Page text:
Happy smiley

“The positive brain is 31% more productive than the brain in a negative, neutral or stressed state.”

This quote is from a September 6, 2016 article in The Conversation, How happiness improves business results by Professor Petrina Coventry, University of Adelaide. The article notes that “Surveys from the American management consulting company Gallup continue to find that only 13% of employees are actively engaged at work. In the US alone, this could mean a cost of up to US$550 billion in lost productivity annually. A 700-person study by economists at the University of Warwick found that happy employees were 20% above the control group in terms of productivity”


Professor Coventry outlines the two theories which link culture and happiness: Maslow’s needs theory and comparison theory. Maslow’s 5 stage hierarchy of needs leads to motivated, happy employees. Comparison theory  (benchmarking) identifies successful organizational  approaches for employee growth, satisfaction and creativity. The link between culture and happiness is not new and the article notes that “3M adopted a program in 1948 that allowed employees to use work time to follow their passion and hatch ideas. The concept is called “15 Percent Time”. The scientist Art Fry invented the Post-It Note through the use of this program.”


Professor Coventry also gives recent examples and links to Google and Hewlett-Packard Labs successes.


However, it seems our Public Service is still struggling with these concepts. Our July 2016 article The Innovation Culture Debate gave differing views from public service mandarins on how to address the “pain points”. Now a September 27, 2016 article in The Mandarin asks “How do you re-engage employees when lived experience doesn’t match the rhetoric?”.  In Innovation fatigue? Stop tune-out at all levels of an organisation, Victoria Draudins, former federal Treasury analyst and current public sector knowledge analyst for The Boston Consulting Group, answers that question with  links to the Australian Productivity Commission and to lessons from abroad and the private sector.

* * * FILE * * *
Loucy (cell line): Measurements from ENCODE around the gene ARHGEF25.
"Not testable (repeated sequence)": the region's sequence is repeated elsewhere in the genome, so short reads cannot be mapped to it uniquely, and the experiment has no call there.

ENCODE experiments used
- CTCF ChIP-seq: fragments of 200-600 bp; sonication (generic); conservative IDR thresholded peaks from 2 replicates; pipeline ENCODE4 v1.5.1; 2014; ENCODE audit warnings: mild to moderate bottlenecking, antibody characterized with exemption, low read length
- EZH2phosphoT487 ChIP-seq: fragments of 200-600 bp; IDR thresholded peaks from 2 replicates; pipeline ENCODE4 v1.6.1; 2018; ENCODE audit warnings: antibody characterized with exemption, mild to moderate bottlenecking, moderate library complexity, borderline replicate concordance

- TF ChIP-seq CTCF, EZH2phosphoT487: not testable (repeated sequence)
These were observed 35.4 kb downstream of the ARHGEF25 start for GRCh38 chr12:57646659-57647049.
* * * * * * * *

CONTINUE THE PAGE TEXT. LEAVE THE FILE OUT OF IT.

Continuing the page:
The Productivity Commission has identified five areas that technology can revolutionise the ways government works. However, the article warns that the wrong public service approaches may actually discourage  innovation, quoting UK and US experiences which bear this out, e.g.

Mike Bracken, former head of the UK GDS says, “we are at the start of a third wave of technology … and so far it’s barely made a dent in government and government systems.

Brian Sivak, former CTO of the US Department of Health and Human Services, notes that people often associate innovation with technology. But he found that “technology is very rarely a solution … what tends to solve problems is people and culture.”


The article concludes with advice on creating an environment conducive to innovation, giving examples, e.g.

  • Optus commissioning their internal staff platforms to mirror those of their customers
  • Department of Communications and the Arts using Google Docs so that Question Time briefs can be updated for ministers in real time.

Advice from the US comes in a 6 September 2016 ScienceDaily article from the American College of Physicians, describing research on how public service issues can impair the productivity and happiness of hard working  medicos and affect the lifestyle of their patients. The article, Heavy burden of EHRs could contribute to physician burnout, notes that “For every hour physicians provide direct clinical face time to patients, nearly two additional hours is spent on electronic health records (EHRs) and other clerical work within the clinic day.”  The research was based on observing  57 U.S. physicians in four states, who also completed diaries about their after-hours work, amounting to “another 1 to 2 hours each night on clerical work, mostly related to EHRs.”

The article notes that the American Medical Association and the have initiatives aimed at reducing administrative burdens so that physicians can focus on the patient relationship. The author agrees that “such changes could help physicians rediscover the joy of medicine.”


Are there lessons here for Australian politicians engaged in the ongoing Medicare privatization debate?

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